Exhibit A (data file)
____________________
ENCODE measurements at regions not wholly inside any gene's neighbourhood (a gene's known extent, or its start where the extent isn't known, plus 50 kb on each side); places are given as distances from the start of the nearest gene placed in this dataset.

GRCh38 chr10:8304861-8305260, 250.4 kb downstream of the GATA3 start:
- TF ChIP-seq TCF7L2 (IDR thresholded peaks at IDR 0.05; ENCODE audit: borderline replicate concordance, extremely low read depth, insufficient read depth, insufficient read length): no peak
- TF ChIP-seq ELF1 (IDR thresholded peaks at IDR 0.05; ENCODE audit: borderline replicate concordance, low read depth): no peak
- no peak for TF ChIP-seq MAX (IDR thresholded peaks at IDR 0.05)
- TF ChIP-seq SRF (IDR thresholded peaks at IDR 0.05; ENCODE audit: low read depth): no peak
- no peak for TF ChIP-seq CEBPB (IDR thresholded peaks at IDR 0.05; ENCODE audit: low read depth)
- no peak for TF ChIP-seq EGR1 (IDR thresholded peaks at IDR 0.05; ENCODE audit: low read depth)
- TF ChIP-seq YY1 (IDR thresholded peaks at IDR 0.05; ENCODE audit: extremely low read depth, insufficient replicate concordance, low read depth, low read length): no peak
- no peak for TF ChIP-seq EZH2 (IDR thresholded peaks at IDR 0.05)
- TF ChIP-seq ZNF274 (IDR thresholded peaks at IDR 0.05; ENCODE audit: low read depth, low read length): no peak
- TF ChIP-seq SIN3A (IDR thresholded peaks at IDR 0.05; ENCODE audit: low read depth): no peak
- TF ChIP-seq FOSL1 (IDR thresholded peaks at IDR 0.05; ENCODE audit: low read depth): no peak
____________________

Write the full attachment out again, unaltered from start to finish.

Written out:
ENCODE measurements at regions not wholly inside any gene's neighbourhood (a gene's known extent, or its start where the extent isn't known, plus 50 kb on each side); places are given as distances from the start of the nearest gene placed in this dataset.

GRCh38 chr10:8304861-8305260, 250.4 kb downstream of the GATA3 start:
- TF ChIP-seq TCF7L2 (IDR thresholded peaks at IDR 0.05; ENCODE audit: borderline replicate concordance, extremely low read depth, insufficient read depth, insufficient read length): no peak
- TF ChIP-seq ELF1 (IDR thresholded peaks at IDR 0.05; ENCODE audit: borderline replicate concordance, low read depth): no peak
- no peak for TF ChIP-seq MAX (IDR thresholded peaks at IDR 0.05)
- TF ChIP-seq SRF (IDR thresholded peaks at IDR 0.05; ENCODE audit: low read depth): no peak
- no peak for TF ChIP-seq CEBPB (IDR thresholded peaks at IDR 0.05; ENCODE audit: low read depth)
- no peak for TF ChIP-seq EGR1 (IDR thresholded peaks at IDR 0.05; ENCODE audit: low read depth)
- TF ChIP-seq YY1 (IDR thresholded peaks at IDR 0.05; ENCODE audit: extremely low read depth, insufficient replicate concordance, low read depth, low read length): no peak
- no peak for TF ChIP-seq EZH2 (IDR thresholded peaks at IDR 0.05)
- TF ChIP-seq ZNF274 (IDR thresholded peaks at IDR 0.05; ENCODE audit: low read depth, low read length): no peak
- TF ChIP-seq SIN3A (IDR thresholded peaks at IDR 0.05; ENCODE audit: low read depth): no peak
- TF ChIP-seq FOSL1 (IDR thresholded peaks at IDR 0.05; ENCODE audit: low read depth): no peak